Sarah Pfohl

Phlox, Foliage on Bank, 2016
archival inkjet print; 6.75 x 10 in image printed on 11 x 14 in. paper

I work in teacher education in Mount Pleasant, Michigan, where an American Indian Boarding School operated from 1893 to 1934. Designed and funded by the U.S. government, American Indian Boarding Schools worked to systematically eradicate Native American culture from the United States. At the boarding schools imperialists executed cultural genocide and forced assimilation through the seemingly benevolent, unobjectionable vehicle of schooling. This deceit and its implications calls teachers to carefully consider the nature of the relations they cultivate in their teaching contexts and to interrogate the alignment across their words, actions, and values.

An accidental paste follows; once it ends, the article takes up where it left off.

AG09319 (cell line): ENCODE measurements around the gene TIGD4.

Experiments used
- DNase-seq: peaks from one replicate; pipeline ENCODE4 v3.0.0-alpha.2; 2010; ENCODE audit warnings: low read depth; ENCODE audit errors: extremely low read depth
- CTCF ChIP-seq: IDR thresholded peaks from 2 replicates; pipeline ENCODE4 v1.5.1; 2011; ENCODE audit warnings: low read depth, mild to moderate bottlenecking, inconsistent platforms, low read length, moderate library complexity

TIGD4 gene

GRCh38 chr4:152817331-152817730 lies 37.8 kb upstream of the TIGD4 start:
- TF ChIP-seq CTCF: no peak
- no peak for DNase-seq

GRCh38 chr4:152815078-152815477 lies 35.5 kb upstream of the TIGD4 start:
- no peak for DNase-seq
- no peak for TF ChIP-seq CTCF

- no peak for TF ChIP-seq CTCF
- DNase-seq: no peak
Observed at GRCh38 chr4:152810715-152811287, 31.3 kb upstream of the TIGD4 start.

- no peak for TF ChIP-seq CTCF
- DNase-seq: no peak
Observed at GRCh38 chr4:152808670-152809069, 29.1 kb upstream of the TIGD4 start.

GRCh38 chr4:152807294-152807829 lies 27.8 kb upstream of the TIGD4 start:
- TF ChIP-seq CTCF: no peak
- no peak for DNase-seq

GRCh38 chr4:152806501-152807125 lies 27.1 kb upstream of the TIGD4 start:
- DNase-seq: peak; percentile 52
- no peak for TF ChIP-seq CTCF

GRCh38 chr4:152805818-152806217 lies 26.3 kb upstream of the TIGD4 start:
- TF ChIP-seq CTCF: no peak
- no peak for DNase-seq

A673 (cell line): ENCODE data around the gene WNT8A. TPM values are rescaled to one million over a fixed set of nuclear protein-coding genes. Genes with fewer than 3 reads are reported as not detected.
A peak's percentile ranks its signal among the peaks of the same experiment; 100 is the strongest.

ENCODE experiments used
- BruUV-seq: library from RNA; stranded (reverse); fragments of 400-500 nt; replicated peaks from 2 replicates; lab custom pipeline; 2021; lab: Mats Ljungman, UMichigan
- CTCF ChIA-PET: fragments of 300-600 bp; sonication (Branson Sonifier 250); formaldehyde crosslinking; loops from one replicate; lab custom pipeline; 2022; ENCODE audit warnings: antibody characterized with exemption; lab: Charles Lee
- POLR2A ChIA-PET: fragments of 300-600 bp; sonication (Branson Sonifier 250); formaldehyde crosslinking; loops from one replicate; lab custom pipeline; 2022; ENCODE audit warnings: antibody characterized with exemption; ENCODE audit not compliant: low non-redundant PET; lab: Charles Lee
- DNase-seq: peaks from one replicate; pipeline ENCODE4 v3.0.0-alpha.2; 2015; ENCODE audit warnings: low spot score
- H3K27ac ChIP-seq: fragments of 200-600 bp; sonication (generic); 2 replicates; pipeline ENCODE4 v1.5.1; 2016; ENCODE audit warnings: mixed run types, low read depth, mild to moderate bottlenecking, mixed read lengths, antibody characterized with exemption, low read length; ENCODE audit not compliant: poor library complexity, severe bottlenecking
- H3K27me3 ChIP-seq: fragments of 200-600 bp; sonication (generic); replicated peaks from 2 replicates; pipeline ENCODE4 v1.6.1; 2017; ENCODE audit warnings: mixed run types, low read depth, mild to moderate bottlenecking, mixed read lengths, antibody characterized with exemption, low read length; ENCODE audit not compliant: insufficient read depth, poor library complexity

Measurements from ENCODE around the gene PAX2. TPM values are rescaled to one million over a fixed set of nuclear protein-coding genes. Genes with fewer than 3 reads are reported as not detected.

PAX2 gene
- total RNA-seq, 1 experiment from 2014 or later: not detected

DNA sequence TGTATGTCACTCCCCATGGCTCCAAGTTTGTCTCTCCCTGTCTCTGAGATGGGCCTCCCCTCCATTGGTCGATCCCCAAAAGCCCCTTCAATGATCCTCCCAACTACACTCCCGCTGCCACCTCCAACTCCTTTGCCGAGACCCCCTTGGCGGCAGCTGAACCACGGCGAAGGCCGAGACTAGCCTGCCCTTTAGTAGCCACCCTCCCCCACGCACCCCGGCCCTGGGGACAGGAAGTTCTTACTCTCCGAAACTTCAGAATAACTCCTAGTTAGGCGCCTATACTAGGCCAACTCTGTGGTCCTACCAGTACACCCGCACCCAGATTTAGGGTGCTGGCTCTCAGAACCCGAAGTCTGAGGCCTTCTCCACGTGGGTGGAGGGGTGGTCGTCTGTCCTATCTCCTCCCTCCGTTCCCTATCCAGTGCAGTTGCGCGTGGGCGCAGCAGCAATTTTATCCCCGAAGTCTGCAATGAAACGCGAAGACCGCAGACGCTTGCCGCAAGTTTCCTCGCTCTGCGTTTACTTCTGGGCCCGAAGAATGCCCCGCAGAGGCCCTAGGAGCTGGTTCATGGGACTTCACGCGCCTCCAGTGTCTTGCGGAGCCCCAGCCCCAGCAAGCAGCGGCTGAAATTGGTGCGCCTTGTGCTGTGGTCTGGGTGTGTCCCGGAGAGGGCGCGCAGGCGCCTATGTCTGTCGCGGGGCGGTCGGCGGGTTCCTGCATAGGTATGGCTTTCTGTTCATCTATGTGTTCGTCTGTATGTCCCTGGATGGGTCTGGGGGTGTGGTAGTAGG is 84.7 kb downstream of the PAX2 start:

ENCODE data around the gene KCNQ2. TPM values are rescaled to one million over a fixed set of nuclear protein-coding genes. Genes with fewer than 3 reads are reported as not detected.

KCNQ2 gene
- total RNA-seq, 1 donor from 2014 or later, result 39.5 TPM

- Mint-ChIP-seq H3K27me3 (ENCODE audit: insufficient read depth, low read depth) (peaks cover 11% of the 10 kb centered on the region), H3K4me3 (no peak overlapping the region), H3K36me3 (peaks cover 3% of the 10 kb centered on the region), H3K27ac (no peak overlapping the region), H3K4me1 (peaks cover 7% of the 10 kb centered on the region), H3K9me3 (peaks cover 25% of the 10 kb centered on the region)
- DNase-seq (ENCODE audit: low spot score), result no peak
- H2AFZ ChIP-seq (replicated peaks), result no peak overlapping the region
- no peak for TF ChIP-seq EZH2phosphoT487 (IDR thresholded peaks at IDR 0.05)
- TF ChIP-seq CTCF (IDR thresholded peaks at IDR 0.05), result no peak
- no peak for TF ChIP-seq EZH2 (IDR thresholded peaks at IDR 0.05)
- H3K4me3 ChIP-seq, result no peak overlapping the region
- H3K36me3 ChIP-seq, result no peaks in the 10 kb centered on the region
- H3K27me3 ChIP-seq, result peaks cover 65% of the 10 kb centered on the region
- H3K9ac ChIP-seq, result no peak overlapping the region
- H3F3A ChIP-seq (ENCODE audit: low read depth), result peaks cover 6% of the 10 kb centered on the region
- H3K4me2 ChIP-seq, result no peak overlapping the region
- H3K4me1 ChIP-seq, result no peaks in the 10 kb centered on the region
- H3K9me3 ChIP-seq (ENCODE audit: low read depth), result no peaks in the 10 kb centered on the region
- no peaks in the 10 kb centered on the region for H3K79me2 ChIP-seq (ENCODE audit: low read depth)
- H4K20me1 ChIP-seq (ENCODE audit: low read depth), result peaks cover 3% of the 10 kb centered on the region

The images in this project operate as models of more equitable approaches to teaching. They foreground complexity and intricacy over direct clarity, they mash up or wipe out the anticipated singular focal point, they ask the viewer to look at and take seriously what may appear to be nothing, odd, or wonky.

I made these photographs in the public parks and forests around the site of the American Indian Boarding School in Mount Pleasant. Access to the school site is closed and the public spaces within which I photographed are the closest one can get to the school site without trespass. Drawn from a history of oppression in the name of education, I wanted the images to speak toward hope and consciousness and to embody pathways beyond the history of violence rooted in the locations of their making.